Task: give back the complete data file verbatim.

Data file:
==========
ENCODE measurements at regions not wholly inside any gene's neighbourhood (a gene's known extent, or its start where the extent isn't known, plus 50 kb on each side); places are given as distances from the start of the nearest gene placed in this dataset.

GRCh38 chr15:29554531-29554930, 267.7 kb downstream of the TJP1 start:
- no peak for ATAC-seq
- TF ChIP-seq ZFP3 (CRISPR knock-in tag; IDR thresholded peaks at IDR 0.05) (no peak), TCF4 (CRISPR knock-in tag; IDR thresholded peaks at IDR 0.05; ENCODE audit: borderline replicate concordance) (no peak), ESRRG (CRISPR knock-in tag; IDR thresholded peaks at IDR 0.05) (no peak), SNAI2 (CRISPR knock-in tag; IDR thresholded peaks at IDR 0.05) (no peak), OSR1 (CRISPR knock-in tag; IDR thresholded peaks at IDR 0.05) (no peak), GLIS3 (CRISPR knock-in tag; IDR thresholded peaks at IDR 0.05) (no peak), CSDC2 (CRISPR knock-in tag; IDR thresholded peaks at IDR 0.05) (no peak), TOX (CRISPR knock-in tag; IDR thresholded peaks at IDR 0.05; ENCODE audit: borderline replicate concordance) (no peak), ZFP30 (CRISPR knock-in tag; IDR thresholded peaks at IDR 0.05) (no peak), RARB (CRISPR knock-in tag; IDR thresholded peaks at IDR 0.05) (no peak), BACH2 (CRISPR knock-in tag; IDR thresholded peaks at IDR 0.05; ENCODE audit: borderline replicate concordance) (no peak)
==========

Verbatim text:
ENCODE measurements at regions not wholly inside any gene's neighbourhood (a gene's known extent, or its start where the extent isn't known, plus 50 kb on each side); places are given as distances from the start of the nearest gene placed in this dataset.

GRCh38 chr15:29554531-29554930, 267.7 kb downstream of the TJP1 start:
- no peak for ATAC-seq
- TF ChIP-seq ZFP3 (CRISPR knock-in tag; IDR thresholded peaks at IDR 0.05) (no peak), TCF4 (CRISPR knock-in tag; IDR thresholded peaks at IDR 0.05; ENCODE audit: borderline replicate concordance) (no peak), ESRRG (CRISPR knock-in tag; IDR thresholded peaks at IDR 0.05) (no peak), SNAI2 (CRISPR knock-in tag; IDR thresholded peaks at IDR 0.05) (no peak), OSR1 (CRISPR knock-in tag; IDR thresholded peaks at IDR 0.05) (no peak), GLIS3 (CRISPR knock-in tag; IDR thresholded peaks at IDR 0.05) (no peak), CSDC2 (CRISPR knock-in tag; IDR thresholded peaks at IDR 0.05) (no peak), TOX (CRISPR knock-in tag; IDR thresholded peaks at IDR 0.05; ENCODE audit: borderline replicate concordance) (no peak), ZFP30 (CRISPR knock-in tag; IDR thresholded peaks at IDR 0.05) (no peak), RARB (CRISPR knock-in tag; IDR thresholded peaks at IDR 0.05) (no peak), BACH2 (CRISPR knock-in tag; IDR thresholded peaks at IDR 0.05; ENCODE audit: borderline replicate concordance) (no peak)